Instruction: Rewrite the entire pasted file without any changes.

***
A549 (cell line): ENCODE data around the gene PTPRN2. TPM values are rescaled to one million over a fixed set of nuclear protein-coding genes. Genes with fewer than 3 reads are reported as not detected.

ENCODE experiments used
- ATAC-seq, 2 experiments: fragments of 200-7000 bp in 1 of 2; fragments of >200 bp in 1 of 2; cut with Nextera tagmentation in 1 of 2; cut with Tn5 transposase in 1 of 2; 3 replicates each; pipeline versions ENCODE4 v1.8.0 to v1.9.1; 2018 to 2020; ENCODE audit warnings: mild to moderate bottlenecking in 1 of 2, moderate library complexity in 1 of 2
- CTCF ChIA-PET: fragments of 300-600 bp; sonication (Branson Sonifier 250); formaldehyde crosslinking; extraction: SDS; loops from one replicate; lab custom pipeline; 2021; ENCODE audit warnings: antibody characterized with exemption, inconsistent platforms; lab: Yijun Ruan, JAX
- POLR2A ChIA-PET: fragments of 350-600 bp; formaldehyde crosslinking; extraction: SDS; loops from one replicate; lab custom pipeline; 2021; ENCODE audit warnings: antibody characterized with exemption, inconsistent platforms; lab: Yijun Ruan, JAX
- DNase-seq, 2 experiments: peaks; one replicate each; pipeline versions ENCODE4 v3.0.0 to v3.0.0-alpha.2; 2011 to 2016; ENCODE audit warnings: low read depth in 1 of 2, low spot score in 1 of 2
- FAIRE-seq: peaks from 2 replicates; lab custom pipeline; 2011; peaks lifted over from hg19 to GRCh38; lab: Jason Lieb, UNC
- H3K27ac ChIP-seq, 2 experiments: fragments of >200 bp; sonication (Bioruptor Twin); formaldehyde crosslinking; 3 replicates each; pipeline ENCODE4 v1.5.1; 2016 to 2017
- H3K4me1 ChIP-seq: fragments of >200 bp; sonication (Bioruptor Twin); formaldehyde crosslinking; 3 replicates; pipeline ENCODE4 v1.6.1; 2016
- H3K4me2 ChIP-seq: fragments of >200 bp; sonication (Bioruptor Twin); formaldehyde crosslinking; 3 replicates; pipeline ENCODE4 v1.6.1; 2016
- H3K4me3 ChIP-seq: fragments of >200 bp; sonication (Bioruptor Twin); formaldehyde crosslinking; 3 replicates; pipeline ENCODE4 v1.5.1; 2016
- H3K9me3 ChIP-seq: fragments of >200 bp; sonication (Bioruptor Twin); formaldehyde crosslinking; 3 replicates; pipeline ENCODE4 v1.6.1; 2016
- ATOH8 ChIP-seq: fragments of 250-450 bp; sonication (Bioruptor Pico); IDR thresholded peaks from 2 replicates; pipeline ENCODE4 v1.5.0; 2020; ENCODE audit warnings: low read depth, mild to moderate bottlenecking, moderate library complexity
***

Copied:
A549 (cell line): ENCODE data around the gene PTPRN2. TPM values are rescaled to one million over a fixed set of nuclear protein-coding genes. Genes with fewer than 3 reads are reported as not detected.

ENCODE experiments used
- ATAC-seq, 2 experiments: fragments of 200-7000 bp in 1 of 2; fragments of >200 bp in 1 of 2; cut with Nextera tagmentation in 1 of 2; cut with Tn5 transposase in 1 of 2; 3 replicates each; pipeline versions ENCODE4 v1.8.0 to v1.9.1; 2018 to 2020; ENCODE audit warnings: mild to moderate bottlenecking in 1 of 2, moderate library complexity in 1 of 2
- CTCF ChIA-PET: fragments of 300-600 bp; sonication (Branson Sonifier 250); formaldehyde crosslinking; extraction: SDS; loops from one replicate; lab custom pipeline; 2021; ENCODE audit warnings: antibody characterized with exemption, inconsistent platforms; lab: Yijun Ruan, JAX
- POLR2A ChIA-PET: fragments of 350-600 bp; formaldehyde crosslinking; extraction: SDS; loops from one replicate; lab custom pipeline; 2021; ENCODE audit warnings: antibody characterized with exemption, inconsistent platforms; lab: Yijun Ruan, JAX
- DNase-seq, 2 experiments: peaks; one replicate each; pipeline versions ENCODE4 v3.0.0 to v3.0.0-alpha.2; 2011 to 2016; ENCODE audit warnings: low read depth in 1 of 2, low spot score in 1 of 2
- FAIRE-seq: peaks from 2 replicates; lab custom pipeline; 2011; peaks lifted over from hg19 to GRCh38; lab: Jason Lieb, UNC
- H3K27ac ChIP-seq, 2 experiments: fragments of >200 bp; sonication (Bioruptor Twin); formaldehyde crosslinking; 3 replicates each; pipeline ENCODE4 v1.5.1; 2016 to 2017
- H3K4me1 ChIP-seq: fragments of >200 bp; sonication (Bioruptor Twin); formaldehyde crosslinking; 3 replicates; pipeline ENCODE4 v1.6.1; 2016
- H3K4me2 ChIP-seq: fragments of >200 bp; sonication (Bioruptor Twin); formaldehyde crosslinking; 3 replicates; pipeline ENCODE4 v1.6.1; 2016
- H3K4me3 ChIP-seq: fragments of >200 bp; sonication (Bioruptor Twin); formaldehyde crosslinking; 3 replicates; pipeline ENCODE4 v1.5.1; 2016
- H3K9me3 ChIP-seq: fragments of >200 bp; sonication (Bioruptor Twin); formaldehyde crosslinking; 3 replicates; pipeline ENCODE4 v1.6.1; 2016
- ATOH8 ChIP-seq: fragments of 250-450 bp; sonication (Bioruptor Pico); IDR thresholded peaks from 2 replicates; pipeline ENCODE4 v1.5.0; 2020; ENCODE audit warnings: low read depth, mild to moderate bottlenecking, moderate library complexity